26 April 2015

Commentary - Shamkir 2015 round 3 (Caruana - Carlsen)

The super-GM tournament in Shamkir (Gashimov Memorial) recently finished, with Magnus Carlsen again besting the field.  This game from round 3 of the tournament sees Carlsen take advantage of a single mistake by his opponent (Caruana) during the transition from a Stonewall Dutch middlegame to the endgame.  I found the game instructive in all phases: Carlsen has used the Stonewall a number of times in the past, which is one of my interests; the middlegame could have taken a more challenging route had Caruana wanted it; and Carlsen's exploitation of his endgame advantage in pawn structure and rook activity is worthy of emulation.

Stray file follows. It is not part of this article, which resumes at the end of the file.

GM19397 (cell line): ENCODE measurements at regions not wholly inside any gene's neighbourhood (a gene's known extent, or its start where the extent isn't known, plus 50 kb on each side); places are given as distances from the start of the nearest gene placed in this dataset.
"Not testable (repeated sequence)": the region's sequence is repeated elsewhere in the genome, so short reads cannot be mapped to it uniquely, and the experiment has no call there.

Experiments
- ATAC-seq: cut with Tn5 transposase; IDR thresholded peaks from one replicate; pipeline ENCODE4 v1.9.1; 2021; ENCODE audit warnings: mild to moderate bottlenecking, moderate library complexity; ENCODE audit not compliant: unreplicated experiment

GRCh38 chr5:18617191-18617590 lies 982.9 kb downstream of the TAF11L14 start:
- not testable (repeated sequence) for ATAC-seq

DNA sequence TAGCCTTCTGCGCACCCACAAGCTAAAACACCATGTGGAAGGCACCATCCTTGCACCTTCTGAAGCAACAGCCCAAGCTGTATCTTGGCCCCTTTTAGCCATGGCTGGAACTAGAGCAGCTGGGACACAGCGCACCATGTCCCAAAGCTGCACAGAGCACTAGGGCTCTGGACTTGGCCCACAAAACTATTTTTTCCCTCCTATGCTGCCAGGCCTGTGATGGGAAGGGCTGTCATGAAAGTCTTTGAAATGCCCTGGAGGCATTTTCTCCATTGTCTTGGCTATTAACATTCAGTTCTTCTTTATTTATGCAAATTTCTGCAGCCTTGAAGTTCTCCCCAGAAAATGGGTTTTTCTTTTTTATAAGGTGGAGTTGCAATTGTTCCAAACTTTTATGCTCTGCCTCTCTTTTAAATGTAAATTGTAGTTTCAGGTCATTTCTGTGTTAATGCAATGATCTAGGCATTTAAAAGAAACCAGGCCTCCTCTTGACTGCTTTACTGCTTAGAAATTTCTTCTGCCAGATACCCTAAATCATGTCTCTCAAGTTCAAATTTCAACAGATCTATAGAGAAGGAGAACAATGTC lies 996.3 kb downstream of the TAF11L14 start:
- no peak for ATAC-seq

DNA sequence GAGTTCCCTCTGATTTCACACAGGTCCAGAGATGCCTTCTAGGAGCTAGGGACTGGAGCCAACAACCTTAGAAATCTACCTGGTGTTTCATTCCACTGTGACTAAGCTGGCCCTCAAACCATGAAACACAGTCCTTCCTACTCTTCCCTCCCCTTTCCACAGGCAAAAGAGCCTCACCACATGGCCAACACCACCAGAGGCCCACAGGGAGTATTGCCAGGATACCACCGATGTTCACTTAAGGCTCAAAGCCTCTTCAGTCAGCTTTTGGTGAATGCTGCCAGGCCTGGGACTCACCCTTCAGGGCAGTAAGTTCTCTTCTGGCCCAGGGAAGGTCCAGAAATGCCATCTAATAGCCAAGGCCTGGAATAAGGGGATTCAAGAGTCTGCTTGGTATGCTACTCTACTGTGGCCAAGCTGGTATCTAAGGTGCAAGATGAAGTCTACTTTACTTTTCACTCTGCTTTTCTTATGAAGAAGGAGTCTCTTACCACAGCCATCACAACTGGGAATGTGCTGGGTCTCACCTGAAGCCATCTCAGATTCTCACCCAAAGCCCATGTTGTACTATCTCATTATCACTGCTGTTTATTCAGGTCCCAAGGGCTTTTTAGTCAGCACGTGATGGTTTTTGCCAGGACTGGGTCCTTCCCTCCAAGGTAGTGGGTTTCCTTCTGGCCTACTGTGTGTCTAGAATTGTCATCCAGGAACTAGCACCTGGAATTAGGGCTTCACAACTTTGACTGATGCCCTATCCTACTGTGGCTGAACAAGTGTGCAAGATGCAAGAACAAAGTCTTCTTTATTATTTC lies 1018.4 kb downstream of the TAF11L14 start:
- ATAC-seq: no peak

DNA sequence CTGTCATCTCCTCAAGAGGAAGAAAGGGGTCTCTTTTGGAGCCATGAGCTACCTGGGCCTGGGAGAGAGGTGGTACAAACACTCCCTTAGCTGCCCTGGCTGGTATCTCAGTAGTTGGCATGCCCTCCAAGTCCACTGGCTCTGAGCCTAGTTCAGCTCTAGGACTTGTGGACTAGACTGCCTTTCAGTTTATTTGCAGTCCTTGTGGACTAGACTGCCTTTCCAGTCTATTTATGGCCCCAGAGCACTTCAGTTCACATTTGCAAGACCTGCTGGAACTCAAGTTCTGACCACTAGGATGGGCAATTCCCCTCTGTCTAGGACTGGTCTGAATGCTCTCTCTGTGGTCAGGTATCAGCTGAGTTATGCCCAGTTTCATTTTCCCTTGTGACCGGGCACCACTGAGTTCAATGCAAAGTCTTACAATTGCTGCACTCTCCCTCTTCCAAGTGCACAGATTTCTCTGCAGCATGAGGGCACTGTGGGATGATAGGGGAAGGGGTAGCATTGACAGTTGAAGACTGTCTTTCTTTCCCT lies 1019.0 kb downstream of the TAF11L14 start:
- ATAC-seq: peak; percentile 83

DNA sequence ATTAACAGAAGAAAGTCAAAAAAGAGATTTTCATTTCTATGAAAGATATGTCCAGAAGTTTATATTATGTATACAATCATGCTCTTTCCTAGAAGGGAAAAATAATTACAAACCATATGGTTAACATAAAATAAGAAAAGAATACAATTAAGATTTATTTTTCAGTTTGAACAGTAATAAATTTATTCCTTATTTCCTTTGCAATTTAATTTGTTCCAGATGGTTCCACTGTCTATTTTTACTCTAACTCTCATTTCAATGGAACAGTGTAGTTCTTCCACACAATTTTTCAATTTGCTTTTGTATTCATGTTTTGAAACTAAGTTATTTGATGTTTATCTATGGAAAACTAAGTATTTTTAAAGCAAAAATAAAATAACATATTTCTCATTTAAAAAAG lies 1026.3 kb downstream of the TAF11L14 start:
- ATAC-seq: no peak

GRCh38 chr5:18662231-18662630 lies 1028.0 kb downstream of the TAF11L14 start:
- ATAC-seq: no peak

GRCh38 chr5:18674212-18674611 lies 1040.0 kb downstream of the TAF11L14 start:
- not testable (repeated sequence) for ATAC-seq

[Event "Shamkir 2015"] [Site "?"] [Date "2015.04.19"] [Round "3.3"] [White "Caruana, Fabiano"] [Black "Carlsen, Magnus"] [Result "0-1"] [ECO "A90"] [WhiteElo "2802"] [BlackElo "2863"] [Annotator "ChessAdmin/Komodo 8"] [PlyCount "104"] [EventDate "2015.??.??"] [SourceDate "2015.02.07"] 1. d4 f5 2. g3 Nf6 3. Bg2 e6 {Black indicates his intention to enter a Modern Stonewall, an opening with which Carlsen has a great deal of experience.} 4. c4 c6 5. Nf3 d5 6. O-O Bd6 {the standard Modern Stonewall position, which can be reached via a variety of move orders. Caruana now goes for a standard development plan.} 7. b3 Qe7 8. Bb2 {without the Black queen on e7, this bishop could have gone to a3 and exchanged off its counterpart, leaving Black's position weak on the dark squares.} b6 {the alternative to playing for the classical Stonewall light-square bishop development (Bc8-d7-e8-h5).} 9. Ne5 {a relatively aggressive continuation, targeting the c6 pawn.} Bb7 {aside from being an obvious follow-up to the previous move, it protects c6 and therefore allows the Nb8 to be developed.} 10. Nd2 O-O 11. Rc1 a5 {expanding on the queenside before developing the knight. Black scores well from here, over 54 percent in the database.} 12. e3 Na6 {with this move, Black commits to a queenside strategy. The knight is not available to help cover the center, but can be effective on b4 or supporting a potential ...c5 advance.} 13. Nb1 $146 { this may have been part of computer preparation; at least Komodo 8 likes it very much.} (13. Qe2 {is typical in this position, connecting the rooks, keeping an eye with the queen on c4 and also the kingside and center. Following is a high-level illustrative game, with some similar themes (such as the ...a4 push by Black) as in the main game.} a4 14. bxa4 Bxe5 15. dxe5 Nd7 16. a5 Nac5 17. Bc3 bxa5 18. Nb3 Nxb3 19. axb3 Nc5 20. Qc2 Ne4 21. Bb2 a4 22. bxa4 Ba6 23. f3 Ng5 24. cxd5 Bxf1 25. d6 Qa7 26. Bd4 Qa6 27. Rxf1 c5 28. Bxc5 Rfc8 29. Rc1 Rc6 30. h4 Rac8 31. d7 Rd8 32. hxg5 Rxd7 33. f4 Rc8 34. Bf1 Qb7 35. Bc4 Re8 36. Bb5 {1-0 (36) So,W (2656)-Reinderman,D (2573) Wijk aan Zee 2010 }) 13... Bxe5 {now that Black is prepared to move ...c5, the dark-square bishop is not indispensible.} 14. dxe5 Ne4 {chasing the knight away with f3 would not be terribly constructive for White, so it is well placed here while being ready to relocate to c5.} 15. Qe2 {White could try to challenge in the center and create an imbalance, although Black should still be fine:} (15. cxd5 exd5 (15... cxd5 16. Qd4 Nec5 17. Ba3 $14) 16. Nc3 Nec5 $11 (16... Qxe5 $2 17. Nxe4 Qxb2 18. Nd6 Rab8 19. Nxb7 Rxb7 20. Rxc6 $16)) 15... a4 (15... Nc7 16. f3 Ng5 17. h4 Nf7 18. e4 fxe4 19. fxe4 dxc4 20. Qxc4 c5 21. Rfd1 {1/2-1/2 (21) Komarov,D (2575)-Gleizerov,E (2540) Leeuwarden 1995}) 16. Nc3 {White still appears uninterested in complicating the situation in the center. This makes the position easier for Black to play, however.} (16. Ba3 $5 c5 17. f3 Ng5 18. cxd5 {looks more challenging.}) 16... axb3 17. axb3 Qb4 {Black now has a comfortable game on the queenside, with nothing to worry about from White.} 18. Nxe4 dxe4 19. Qc2 {protecting b3} Nc5 20. Bc3 {starting an essentially forced sequence.} Qxb3 21. Qxb3 Nxb3 22. Rb1 Nc5 23. Rxb6 Na4 24. Rxb7 Nxc3 {the end of the material-trading sequence. Caruana may well have been looking ahead to this on move 16, seeking simply an equal, drawish endgame against Carlsen.} 25. Re7 Rfe8 26. Rxe8+ Rxe8 27. Ra1 {it is indeed hard to see an obvious way for either player to make progress at this point.} Rd8 28. Bf1 {it's somewhat ironic that Black's "bad" light-square Stonewall bishop is criticized so strongly in this opening, when White often ends up with just as bad of a piece. } c5 {fixing White's c-pawn in the way of the bishop.} 29. Ra3 Nb1 30. Ra1 (30. Ra6 {seems logical here, keeping the rook active.}) 30... Nd2 31. Be2 $6 { White's first mistake in the game. Understandably he wants to activate the bishop, but the next sequence gives Black a positional edge.} (31. Kg2 { would prepare the idea, by controlling f3.}) 31... Nf3+ 32. Bxf3 {forced, otherwise the e5 pawn is lost.} exf3 $15 {the f3 pawn may be doubled and isolated, but it is very difficult for White to attack. Meanwhile, it controls g2 and White has to watch for back-rank mate threats. White's own equivalent doubled and isolated pawn on e5 is not nearly as effective.} 33. h3 {getting space for the king.} h5 {the only move that keeps the pressure on.} 34. g4 fxg4 35. hxg4 h4 {for the club player, it would be tempting to simply take the g4 pawn. However, creating the passed h-pawn is much stronger for Black, since he can quickly support it.} 36. Kh2 (36. g5 Kh7 37. Kh2 Kg6 38. Kh3 Kh5 39. Rg1 Rd2 $19) 36... Rd2 37. Kh3 g5 $19 {Black's structural pawn strengths and an active rook on the second rank mean that he has multiple threats and is on the winning path.} 38. e4 Rd4 39. Ra8+ Kf7 40. Ra3 (40. Ra7+ {doesn't save White, but it at least makes things more complicated.} Kg6 41. Ra6 Rd1 {threatening mate} 42. Kh2 (42. Rxe6+ Kg7 43. Kh2 (43. Re7+ Kf8 {and Black mates.}) 43... Rf1 44. Re7+ Kf8 45. Re6 Rxf2+ $19) 42... Rf1 43. Rxe6+ Kg7 44. Re7+ Kf8 45. Re6 Rxf2+ $19) 40... Rxc4 41. Rxf3+ Ke7 42. Re3 Rd4 {clearing the way for the c-pawn. Black has passed pawns on both wings and the win is near.} 43. f3 c4 44. Ra3 Rd3 45. Ra7+ Kd8 46. Kg2 c3 47. Ra4 c2 48. Rc4 Rd2+ 49. Kh3 Kd7 50. Rc5 Rf2 51. f4 Rf3+ 52. Kh2 Rxf4 0-1